This post was originally written by Kris Cheng and published on Hong Kong Free Press on 6 January 2020. The following edited version is published on Global Voices under a content partnership agreement.
The new director of Beijing’s Liaison Office in Hong Kong has said that he eagerly hopes the city will return to the right track.
Luo Huining, 65, previously served as the governor of Qinghai province. He replaced Wang Zhimin who served as director since September 2017.
Saturday’s appointment of Luo raised eyebrows since he has no experience in terms of managing Hong Kong matters or foreign affairs.
On December 28, Luo was also appointed deputy chairman of the financial and economic committee of the National People’s Congress – a role afforded to those soon set to retire. He took on the position just a week before he was sent to Hong Kong.
Meeting press at the Liaison Office in Sai Wan on Monday morning, Luo said he used to work on the mainland but was not unfamiliar with Hong Kong:
This will be a new mission, a new challenge to me. I will do my work well – with sincerity and true emotion.
He praised Hong Kong and its role in China’s opening up and modernisation:
The motherland offers Hong Kong the strongest backing.
Since last June, protests over a now-axed extradition bill have evolved into sometimes violent displays of dissent against police action amid calls for democracy and anger over Beijing’s encroachment. Demonstrators are continuing to demand an independent probe into police behaviour, amnesty for those arrested, universal suffrage and a halt to the characterisation of protests as “riots.”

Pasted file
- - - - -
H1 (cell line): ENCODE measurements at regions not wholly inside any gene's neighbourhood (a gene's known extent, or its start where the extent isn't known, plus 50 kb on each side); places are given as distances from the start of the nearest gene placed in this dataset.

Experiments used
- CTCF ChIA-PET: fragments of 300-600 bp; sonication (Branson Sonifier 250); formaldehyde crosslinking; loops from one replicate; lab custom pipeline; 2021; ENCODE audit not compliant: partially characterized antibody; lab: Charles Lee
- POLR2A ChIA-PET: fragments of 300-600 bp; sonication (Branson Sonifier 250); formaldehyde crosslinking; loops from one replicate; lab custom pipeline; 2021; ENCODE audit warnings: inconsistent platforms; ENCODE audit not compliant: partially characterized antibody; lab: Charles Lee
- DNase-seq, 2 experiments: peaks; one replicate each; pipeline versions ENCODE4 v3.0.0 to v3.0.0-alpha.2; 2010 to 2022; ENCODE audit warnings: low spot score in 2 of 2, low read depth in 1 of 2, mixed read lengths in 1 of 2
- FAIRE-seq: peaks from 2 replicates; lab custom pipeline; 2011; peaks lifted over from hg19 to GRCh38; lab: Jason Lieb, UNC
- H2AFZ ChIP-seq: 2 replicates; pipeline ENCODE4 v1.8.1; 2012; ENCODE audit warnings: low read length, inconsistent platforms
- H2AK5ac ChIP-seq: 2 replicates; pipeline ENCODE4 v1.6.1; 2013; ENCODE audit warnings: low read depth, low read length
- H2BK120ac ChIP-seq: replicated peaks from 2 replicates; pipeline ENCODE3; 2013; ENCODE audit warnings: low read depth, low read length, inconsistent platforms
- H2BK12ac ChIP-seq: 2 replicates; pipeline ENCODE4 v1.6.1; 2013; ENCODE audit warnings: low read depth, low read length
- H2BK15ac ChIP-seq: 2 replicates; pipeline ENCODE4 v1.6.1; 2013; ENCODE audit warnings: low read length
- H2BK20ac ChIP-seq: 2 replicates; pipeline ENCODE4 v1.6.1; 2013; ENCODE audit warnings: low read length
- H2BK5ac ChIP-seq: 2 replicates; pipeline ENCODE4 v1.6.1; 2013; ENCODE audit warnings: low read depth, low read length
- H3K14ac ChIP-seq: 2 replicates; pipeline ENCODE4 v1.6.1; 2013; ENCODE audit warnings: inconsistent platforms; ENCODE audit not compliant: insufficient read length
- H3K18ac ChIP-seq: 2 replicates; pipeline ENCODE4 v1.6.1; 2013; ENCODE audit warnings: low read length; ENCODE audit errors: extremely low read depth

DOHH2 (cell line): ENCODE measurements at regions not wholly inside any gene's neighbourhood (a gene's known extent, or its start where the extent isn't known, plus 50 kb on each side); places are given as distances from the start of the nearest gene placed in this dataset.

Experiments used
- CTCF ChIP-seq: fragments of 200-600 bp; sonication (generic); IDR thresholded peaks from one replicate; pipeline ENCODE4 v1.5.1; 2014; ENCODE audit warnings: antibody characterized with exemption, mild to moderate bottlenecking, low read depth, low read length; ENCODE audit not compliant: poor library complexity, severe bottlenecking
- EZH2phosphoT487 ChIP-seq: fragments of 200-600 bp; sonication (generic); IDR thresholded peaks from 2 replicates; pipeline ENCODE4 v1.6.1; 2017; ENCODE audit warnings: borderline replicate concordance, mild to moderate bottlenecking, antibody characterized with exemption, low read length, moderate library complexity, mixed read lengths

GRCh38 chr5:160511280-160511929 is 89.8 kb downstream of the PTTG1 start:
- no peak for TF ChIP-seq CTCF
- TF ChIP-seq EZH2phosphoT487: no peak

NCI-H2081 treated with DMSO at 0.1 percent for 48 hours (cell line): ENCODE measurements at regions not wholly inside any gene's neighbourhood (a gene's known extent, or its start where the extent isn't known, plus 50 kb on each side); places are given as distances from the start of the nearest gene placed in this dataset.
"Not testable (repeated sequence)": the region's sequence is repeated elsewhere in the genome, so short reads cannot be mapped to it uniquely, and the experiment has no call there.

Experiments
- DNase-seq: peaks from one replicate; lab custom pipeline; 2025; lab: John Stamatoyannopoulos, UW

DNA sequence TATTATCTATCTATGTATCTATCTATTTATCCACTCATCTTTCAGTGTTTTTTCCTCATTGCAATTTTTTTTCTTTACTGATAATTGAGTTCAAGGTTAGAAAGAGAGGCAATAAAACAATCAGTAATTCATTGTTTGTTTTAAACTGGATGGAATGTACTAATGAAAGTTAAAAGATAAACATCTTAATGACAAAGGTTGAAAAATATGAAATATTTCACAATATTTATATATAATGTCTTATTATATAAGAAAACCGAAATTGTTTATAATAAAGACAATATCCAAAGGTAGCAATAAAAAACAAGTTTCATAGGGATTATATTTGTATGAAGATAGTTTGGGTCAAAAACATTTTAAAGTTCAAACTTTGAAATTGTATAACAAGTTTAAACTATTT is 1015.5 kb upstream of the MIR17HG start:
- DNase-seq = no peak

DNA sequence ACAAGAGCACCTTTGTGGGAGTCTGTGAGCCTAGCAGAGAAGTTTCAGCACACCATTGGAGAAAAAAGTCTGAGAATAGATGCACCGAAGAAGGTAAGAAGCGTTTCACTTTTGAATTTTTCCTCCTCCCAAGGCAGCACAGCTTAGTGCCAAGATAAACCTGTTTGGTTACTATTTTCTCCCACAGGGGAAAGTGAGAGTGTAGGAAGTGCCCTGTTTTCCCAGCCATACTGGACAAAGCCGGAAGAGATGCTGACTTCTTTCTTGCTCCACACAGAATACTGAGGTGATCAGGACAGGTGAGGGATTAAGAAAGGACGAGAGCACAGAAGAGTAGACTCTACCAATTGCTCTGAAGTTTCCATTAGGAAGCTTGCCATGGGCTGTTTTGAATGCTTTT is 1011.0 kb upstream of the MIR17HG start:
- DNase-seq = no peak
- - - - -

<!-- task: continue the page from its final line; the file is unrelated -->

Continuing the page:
Luo said the situation in Hong Kong over the past six months was worrying:
We all eagerly hope Hong Kong can return to the right track. As President Xi Jinping said in his new year remarks, without a harmonious and stable environment, there will not be a home where people can live and work in peace.
He said the “One Country, Two Systems” formula offers the best advantages for Hong Kong:
I believe that, with the hard work of Chief Executive Carrie Lam, the government, and all sectors of society, the Chinese constitution and the Basic Law will be fully implemented in Hong Kong, the ‘One Country, Two Systems’ principle can be implemented smoothly and successfully in the long-term [and] the long-term prosperity and stability of Hong Kong can be ensured.
“I am fully confident about that,” he said, raising a fist. Luo did not answer reporters’ questions as he left.
The fate of Wang
The Xinhua report which revealed Luo’s appointment did not elaborate on what his predecessor Wang’s next position may be. Wang had the shortest term out of all directors since the office’s establishment in 2000.
Pro-Beijing news site Bastille Post cited sources as saying that Wang had returned to Beijing and is set to become the deputy head of the Central Institute for Party History and Literature Research.
After democrats won the District Council election by a landslide in November, a Reuters report cited an unnamed Chinese official as saying that the Liaison Office had misjudged the city’s situation and its chief, Wang Zhimin, may be replaced. The Chinese Foreign Ministry claimed the report was false. In early December, Wang vowed to continue with his duties in Hong Kong.
Veteran China watcher Johnny Lau said during an RTHK City Forum programme on Sunday that Wang’s removal marked a tactical change for Beijing:
This is not a change of policy. A tactical change means that the high-pressure tactics of the past six months, including tolerance of the police abuse of power and violence… cannot go on… [T]he response from Hong Kong people was very strong. Thus, the [policy] change temporary.
He said Luo, with a relatively strong background in economics, may focus more on livelihood issues:
But we have to continue to see whether the hardline policy of Beijing will change.